Senate Foreign Relations Committee
On S. 693 The Taiwan Security Enhancement
Assistant Secretary of State
For East Asian and Pacific Affairs
August 4, 1999
a pleasure to appear before the Committee today, Mr. Chairman,
in response to your request for Administration views concerning
S. 693, “The Taiwan Security Enhancement Act.” I welcome
the opportunity to respond to you on that subject, but I
would like to do so in the context of providing you the
Administration’s assessment of current cross-strait relations.
I appeared before this Committee on March 25, I found some
cause for optimism about dialogue between Taiwan and the
PRC. In October of 1998, Koo Chen-fu, Chairman of
Taiwan’s senior unofficial representative in talks with
the PRC, traveled to Shanghai, where he was welcomed by
his counterpart, Wang Daohan, the chairman of the PRC Association
for Relations Across the Taiwan Strait (ARATS). He
then went to Beijing where he stayed in an official state
guesthouse, and met with President Jiang Zemin. Koo
and Wang agreed to further dialogue on political, economic
and other issues, and Wang agreed to make a return visit
U.S. had strongly encouraged both sides to engage in such
a direct dialogue. We welcomed the prospect that the
dialogue would continue and hoped that Wang’s visit to Taiwan
might establish a more solid basis on which to continue
the dialogue. Such a dialogue is the basis for Taiwan’s
lasting security, which military hardware alone cannot guarantee.
context of that positive momentum, we had in recent months
suggested that both sides look at the possibility of “interim
agreements” as one way to move forward in their dialogue.
We offered no preconceived formula about what the substance
of interim agreements might be, only that they might serve
as a way for both sides to build confidence in their ability
to work together, setting the stage for increased cooperation
and enhanced regional stability. We did not offer
this suggestion to put pressure on either side, only as
an idea that might prove useful to both.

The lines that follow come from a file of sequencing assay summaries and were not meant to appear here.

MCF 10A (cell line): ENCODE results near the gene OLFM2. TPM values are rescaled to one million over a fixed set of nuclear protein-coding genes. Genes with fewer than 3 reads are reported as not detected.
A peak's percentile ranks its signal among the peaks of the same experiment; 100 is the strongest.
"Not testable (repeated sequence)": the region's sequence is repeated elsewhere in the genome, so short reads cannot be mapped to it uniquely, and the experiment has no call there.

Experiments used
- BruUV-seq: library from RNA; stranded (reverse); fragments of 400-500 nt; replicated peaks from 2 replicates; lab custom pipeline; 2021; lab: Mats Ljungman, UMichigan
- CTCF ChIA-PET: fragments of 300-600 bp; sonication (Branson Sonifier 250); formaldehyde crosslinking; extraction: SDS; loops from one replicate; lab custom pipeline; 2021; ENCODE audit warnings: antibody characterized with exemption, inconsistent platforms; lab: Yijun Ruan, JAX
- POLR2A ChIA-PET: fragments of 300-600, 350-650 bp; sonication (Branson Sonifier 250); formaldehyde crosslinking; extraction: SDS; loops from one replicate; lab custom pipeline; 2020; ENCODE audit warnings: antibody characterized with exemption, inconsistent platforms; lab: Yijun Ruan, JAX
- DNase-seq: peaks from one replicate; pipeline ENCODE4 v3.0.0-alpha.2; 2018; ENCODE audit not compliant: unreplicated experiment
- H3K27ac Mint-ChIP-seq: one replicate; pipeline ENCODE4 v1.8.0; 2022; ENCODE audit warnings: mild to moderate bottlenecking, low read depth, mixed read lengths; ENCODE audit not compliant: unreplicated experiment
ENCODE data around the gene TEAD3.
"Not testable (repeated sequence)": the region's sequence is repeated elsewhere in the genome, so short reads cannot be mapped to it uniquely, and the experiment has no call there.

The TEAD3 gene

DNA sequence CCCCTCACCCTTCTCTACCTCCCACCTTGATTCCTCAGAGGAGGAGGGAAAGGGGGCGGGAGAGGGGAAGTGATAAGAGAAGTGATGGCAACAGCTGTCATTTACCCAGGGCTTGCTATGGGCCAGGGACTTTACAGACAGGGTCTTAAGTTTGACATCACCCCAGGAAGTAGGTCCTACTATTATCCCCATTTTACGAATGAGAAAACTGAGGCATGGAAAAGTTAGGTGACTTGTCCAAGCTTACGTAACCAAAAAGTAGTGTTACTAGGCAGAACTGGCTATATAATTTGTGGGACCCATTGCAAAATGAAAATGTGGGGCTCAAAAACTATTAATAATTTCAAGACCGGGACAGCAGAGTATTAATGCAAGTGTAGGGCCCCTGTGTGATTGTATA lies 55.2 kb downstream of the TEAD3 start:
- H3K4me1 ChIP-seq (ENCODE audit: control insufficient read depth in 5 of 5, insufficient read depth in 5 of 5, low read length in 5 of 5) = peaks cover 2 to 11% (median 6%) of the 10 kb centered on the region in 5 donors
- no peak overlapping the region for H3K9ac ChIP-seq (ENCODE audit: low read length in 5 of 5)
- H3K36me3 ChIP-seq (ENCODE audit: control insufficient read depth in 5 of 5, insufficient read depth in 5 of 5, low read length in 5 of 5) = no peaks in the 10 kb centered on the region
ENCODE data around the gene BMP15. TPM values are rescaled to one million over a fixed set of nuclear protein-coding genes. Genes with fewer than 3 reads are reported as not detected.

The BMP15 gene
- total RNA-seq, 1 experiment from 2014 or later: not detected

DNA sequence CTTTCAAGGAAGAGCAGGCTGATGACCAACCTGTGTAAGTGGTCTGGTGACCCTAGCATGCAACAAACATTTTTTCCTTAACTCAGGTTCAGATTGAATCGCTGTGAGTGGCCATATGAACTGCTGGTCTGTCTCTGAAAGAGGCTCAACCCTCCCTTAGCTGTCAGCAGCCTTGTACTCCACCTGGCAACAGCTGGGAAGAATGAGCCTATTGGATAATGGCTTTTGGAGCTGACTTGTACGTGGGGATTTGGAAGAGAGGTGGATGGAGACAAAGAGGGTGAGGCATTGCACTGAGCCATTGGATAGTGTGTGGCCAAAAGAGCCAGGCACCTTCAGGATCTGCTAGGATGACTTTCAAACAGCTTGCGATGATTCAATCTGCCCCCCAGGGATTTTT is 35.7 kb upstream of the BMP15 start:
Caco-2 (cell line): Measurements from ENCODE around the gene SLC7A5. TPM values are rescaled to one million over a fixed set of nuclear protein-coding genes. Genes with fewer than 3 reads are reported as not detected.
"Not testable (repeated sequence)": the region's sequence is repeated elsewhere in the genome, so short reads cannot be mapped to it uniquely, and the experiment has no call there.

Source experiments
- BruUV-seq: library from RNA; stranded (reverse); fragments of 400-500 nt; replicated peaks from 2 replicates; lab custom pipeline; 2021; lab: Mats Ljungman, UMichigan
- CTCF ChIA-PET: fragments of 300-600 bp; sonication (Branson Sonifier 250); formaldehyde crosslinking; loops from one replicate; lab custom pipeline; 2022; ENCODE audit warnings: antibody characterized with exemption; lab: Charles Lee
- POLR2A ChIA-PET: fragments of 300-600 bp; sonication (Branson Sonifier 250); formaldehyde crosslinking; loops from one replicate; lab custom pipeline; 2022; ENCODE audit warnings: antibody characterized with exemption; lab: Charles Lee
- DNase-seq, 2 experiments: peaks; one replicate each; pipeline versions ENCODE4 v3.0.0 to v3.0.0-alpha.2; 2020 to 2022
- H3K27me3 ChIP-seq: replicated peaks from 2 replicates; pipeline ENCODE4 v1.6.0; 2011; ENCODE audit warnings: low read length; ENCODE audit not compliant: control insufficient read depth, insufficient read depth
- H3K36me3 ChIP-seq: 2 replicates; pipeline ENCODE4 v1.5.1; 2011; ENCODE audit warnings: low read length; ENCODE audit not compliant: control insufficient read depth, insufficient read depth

the positive momentum which existed earlier this year has
deteriorated sharply. On July 9, Taiwan’s President
Lee Teng-hui told Voice of Germany radio that “we have designated
cross-strait ties as state-to-state or at least as special
state-to-state ties.” On July 12, Su Chi, the Chairman
of Taiwan’s Mainland Affairs Council, said that the PRC’s
formulation of the “one China” principle was not a basis
for cross-strait discussions.
stated that Lee’s statements threatened the idea of “one
China” that was the basis for relations across the Taiwan
Strait and “was a very dangerous step along the way to splitting
the country.” Beijing repeated its long held position
that it reserved the right to use force if Taiwan moved
toward independence. Wang Daohan suggested that Lee’s
statement undermined the basis for him to travel to Taiwan
this fall to continue the dialogue between the two sides,
and he called for a clarification for SEF’s Koo Chen-fu.
July 30 Koo Chen-fu sent a statement to Wang Daohan to clarify
Lee’s statement. Although he stated that there had been
no change in Taiwan’s policies favoring cross-strait dialogue,
agreements between the two sides, and the goal of a unified
China, Koo also held to Lee’s position on “special state-to-state
relations.” Koo said Taiwan considers that “’one China’
is something for the future since China at present is divided
and ruled separately by two equal sovereign states in existence
at the same time.”
Koo sent his statement of clarification, ARATS immediately
rejected it and said that it “seriously violated” the 1992
the very beginning, the United States responded to this
disruption of cross-straits relations with consistent public
and private statements in an effort to calm tensions and
encourage a peaceful resolution of this dispute. On
July 12, the State Department spokesman reiterated the U.S.
commitment to its “one China” policy. The spokesman
also stressed that, in accordance with the Taiwan Relations
Act, we would view with grave concern any attempt to determine
the future of Taiwan by other than peaceful means.
President, first in a telephone call to PRC President Jiang
Zemin, and later in a White House press conference, spelled
out the three pillars of our position toward relations between
Taiwan and the PRC:
Our “one China” policy is unchanged;
We support dialogue as the only way for differences between
the two sides to be resolved; and
We have an abiding interest that there be a peaceful approach
by both sides to resolving differences.
the Clinton-Jiang call, the Administration continued its
diplomatic efforts to restore calm in cross-strait relations.
This included dispatching parallel missions to Beijing and
Taipei. NSC Senior Director for East Asia, Ken Lieberthal,
and I traveled to Beijing while the Chairman of The American